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Article: 5 Tips for Zero-Waste Living

5 Tips for Zero-Waste Living

5 Tips for Zero-Waste Living

'Zero Waste' is often a term used in conjunction with sustainability, and is associated with all manner of aesthetic (and grammable) lifestyles. But what does it really mean? 

The easy answer

landfill site

Put simply, zero waste means not sending any waste to landfill. It’s a way of making and using items productively, in order to maximise their lifespan and reduce the impact they have on the planet.

Landfill is becoming a massive problem, especially as our consumption of single-use plastics and other pollutants is only increasing. Not only is land used for waste permanently lost for agriculture, the sites themselves can often release hazardous chemicals into the environment (including the greenhouse gas methane), contaminate soil and water supplies, and damage the health of people living nearby.

The more complex answer

circular model

The principles of zero waste are a rejection of the current linear economy – the process by which products are made from raw materials, used, and then thrown away. Zero waste is all about moving to a circular economy where products are designed to get resumed back into the system at the end of their usable lives.

The current linear economy encourages a level of overconsumption that the Earth can’t sustain. It’s estimated that we need the equivalent of 1.6 Earths every year to provide the resources we use and absorb our waste (Global Footprint Network).

By contrast, the goal of a zero-waste model within a circular economy is to mimic the cycles found in nature; where waste is merely a by-product, and where resources form part of a continual loop within different systems.

Does recycling count as zero-waste?

Zero-waste isn’t just about minimising our use of single-use plastics or lowering the amount we throw away. It’s about transitioning to a completely new relationship with the products we use. Recycling is a much better alternative to landfill, although it still rests within the linear model, and there’s a limit to the number of times most materials can be broken down and reconstructed into something new.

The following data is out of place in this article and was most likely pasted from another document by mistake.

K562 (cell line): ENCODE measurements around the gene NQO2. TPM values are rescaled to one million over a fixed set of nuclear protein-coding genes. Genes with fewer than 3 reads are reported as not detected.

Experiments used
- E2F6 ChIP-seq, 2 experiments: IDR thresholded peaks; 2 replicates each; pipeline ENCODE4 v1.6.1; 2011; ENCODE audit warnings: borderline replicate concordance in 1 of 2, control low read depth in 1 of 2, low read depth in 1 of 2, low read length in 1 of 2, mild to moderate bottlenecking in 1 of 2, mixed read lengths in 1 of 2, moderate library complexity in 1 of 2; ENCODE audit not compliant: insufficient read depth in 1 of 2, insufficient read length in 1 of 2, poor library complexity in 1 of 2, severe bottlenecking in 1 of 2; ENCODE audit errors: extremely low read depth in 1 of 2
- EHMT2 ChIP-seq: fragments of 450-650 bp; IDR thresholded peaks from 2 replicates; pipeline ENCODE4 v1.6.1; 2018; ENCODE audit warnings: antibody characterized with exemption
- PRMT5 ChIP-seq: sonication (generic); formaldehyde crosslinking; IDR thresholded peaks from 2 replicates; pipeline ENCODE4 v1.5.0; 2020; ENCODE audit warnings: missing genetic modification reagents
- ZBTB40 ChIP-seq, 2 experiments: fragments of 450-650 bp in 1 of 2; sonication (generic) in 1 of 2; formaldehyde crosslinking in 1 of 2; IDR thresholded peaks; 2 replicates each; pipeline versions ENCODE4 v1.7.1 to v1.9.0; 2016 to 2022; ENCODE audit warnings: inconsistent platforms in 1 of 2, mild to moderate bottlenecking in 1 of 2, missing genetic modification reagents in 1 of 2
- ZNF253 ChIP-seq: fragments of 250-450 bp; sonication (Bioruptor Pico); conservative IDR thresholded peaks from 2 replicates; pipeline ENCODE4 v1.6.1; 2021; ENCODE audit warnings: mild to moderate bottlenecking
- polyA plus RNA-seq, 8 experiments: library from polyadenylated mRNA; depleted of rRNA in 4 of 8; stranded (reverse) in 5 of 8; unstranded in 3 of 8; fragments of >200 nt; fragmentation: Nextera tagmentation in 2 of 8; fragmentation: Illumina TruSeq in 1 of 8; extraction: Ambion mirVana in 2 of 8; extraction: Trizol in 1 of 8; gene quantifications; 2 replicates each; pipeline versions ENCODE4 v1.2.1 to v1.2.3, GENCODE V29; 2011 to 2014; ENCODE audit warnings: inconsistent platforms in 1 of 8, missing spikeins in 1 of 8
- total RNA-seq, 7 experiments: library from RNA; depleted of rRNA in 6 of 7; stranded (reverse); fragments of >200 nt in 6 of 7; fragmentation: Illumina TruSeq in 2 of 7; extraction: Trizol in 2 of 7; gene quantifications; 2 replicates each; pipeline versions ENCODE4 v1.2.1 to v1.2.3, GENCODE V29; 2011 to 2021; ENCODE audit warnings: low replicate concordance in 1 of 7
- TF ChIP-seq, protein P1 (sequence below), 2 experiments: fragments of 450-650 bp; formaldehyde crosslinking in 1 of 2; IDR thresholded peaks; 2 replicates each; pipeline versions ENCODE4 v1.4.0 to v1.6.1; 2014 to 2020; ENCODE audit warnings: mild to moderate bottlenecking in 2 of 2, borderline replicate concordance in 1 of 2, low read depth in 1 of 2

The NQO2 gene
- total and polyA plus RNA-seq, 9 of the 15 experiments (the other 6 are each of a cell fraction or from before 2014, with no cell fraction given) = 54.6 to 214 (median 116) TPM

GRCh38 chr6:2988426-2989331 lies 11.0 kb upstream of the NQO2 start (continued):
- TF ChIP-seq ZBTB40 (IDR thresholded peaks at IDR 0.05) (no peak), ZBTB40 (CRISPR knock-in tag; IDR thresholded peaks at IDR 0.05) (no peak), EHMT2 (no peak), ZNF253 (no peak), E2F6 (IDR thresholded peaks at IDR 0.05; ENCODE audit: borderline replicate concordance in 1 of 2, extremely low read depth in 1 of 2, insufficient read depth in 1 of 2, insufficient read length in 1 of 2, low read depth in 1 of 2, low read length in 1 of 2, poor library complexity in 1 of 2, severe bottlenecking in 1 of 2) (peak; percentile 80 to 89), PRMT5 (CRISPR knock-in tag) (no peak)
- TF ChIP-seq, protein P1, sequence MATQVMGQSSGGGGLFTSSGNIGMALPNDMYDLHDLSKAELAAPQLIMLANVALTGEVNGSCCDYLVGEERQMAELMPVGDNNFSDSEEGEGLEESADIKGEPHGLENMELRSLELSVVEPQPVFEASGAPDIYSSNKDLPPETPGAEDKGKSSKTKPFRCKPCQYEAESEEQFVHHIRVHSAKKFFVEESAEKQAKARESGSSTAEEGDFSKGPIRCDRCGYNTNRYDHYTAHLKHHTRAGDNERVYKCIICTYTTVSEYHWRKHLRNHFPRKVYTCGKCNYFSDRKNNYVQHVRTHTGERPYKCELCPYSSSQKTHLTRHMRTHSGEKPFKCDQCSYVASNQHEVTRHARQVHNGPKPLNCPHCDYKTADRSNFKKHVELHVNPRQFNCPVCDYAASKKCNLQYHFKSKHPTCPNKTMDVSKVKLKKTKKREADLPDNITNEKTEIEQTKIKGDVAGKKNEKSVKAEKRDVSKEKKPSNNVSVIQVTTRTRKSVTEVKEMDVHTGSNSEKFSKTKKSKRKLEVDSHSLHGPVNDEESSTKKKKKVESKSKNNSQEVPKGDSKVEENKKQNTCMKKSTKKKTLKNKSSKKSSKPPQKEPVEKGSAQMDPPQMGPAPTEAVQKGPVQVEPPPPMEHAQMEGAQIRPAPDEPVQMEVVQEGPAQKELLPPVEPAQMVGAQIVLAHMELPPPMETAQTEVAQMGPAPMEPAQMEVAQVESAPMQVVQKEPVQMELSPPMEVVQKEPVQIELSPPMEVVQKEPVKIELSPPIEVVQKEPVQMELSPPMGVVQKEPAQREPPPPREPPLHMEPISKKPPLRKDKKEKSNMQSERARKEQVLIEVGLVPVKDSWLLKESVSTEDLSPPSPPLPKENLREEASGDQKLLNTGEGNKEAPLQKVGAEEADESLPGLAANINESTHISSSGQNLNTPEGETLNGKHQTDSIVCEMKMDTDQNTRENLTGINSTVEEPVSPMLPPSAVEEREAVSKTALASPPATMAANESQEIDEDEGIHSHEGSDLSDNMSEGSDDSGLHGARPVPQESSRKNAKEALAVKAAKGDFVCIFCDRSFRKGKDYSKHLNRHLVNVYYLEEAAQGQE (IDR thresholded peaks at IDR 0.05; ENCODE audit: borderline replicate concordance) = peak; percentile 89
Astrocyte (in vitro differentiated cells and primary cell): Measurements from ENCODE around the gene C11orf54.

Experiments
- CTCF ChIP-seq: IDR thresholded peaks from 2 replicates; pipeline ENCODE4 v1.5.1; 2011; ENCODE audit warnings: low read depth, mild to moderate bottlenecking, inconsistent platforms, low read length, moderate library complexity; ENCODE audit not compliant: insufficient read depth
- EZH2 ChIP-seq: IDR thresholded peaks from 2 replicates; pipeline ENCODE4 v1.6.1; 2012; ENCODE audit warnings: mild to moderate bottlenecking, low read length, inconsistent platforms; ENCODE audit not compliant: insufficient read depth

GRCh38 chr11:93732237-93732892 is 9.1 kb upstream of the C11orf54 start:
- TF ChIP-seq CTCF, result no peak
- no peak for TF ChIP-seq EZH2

I don’t like ‘zero’ – it sounds impossible!

Can anyone ever actually be completely zero waste? While the ‘zero’ in zero waste might not be the most realistic goal for many of us, the important thing is the principles behind the philosophy, rather than a form of perfectionism associated with the term itself.

In many ways, living a zero waste life is about using our consumption habits to live within values based on economy and sustainability. Here are some simple ways you can start:

  • Mindset adjustments: Have a think about what you really need, and whether you can reduce the amount of ‘stuff’ you buy. Next time you’re at the checkout, have a think to yourself about just how useful/necessary the product is, and what its expected lifespan is. How can you get the most out of what you buy?

  • Maintain and repair what you already own, rather than buying new: Anything you can do to extend the usable life of your possessions will help to decrease their environmental impact.

  • Upcycle: get creative with unwanted items. Can you make them into something new?

  • Choose non-disposable options: Have you been putting off getting that re-usable coffee cup or water bottle? Now is the time to invest! These items are amongst the worst offenders when it comes to plastic pollution. Read our blog post on how to reduce your single-use plastic consumption.

  • Buy second-hand: This is another excellent way to extend the lifespan of items that might otherwise go to waste. And it will save you money! Read our blog post for a load of tips on how to shop for second-hand clothing.

And remember, it’s not about being perfect!

A quick note from us

Y.O.U Underwear is on a mission to have as positive an impact as possible, across all areas of the business. That’s why we’ve adopted a number of measures to reduce our waste as much as possible, such as: 


We’ve also signed up to the 2020 Circular Fashion Pledge, and as part of this we're currently working hard to develop a take-back scheme for our underwear. The re-sale potential of used underwear is limited, so we’re exploring fibre-to-fibre recycling processes that will hopefully allow us to turn your old Y.O.U undies into new fabrics. Read our blog post to find out more about our circular fashion commitment. In the meantime, watch this space! 

Circular Fashion Pledge

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